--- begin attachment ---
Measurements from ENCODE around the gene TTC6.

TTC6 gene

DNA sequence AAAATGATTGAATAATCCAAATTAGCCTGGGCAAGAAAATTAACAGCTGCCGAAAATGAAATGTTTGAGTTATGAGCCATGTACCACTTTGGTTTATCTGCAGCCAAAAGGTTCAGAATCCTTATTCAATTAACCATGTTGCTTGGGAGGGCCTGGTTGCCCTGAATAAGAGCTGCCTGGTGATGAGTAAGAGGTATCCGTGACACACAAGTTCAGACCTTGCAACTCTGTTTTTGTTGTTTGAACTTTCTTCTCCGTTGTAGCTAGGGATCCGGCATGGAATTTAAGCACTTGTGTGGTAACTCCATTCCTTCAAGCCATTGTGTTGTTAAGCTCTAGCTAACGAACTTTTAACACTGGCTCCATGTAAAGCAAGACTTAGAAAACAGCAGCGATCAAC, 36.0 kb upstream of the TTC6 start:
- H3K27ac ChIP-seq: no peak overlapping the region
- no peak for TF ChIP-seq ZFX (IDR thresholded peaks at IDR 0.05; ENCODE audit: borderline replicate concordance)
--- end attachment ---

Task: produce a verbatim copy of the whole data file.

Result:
Measurements from ENCODE around the gene TTC6.

TTC6 gene

DNA sequence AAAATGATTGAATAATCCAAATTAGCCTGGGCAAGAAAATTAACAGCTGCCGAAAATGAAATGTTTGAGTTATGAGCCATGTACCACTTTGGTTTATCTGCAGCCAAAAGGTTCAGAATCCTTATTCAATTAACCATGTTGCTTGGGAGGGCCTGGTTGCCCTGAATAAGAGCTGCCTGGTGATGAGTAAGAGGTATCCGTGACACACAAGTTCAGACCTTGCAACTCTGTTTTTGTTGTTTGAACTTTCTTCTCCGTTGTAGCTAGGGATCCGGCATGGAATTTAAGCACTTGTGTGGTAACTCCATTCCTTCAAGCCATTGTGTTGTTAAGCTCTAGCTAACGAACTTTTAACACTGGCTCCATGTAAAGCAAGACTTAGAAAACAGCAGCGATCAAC, 36.0 kb upstream of the TTC6 start:
- H3K27ac ChIP-seq: no peak overlapping the region
- no peak for TF ChIP-seq ZFX (IDR thresholded peaks at IDR 0.05; ENCODE audit: borderline replicate concordance)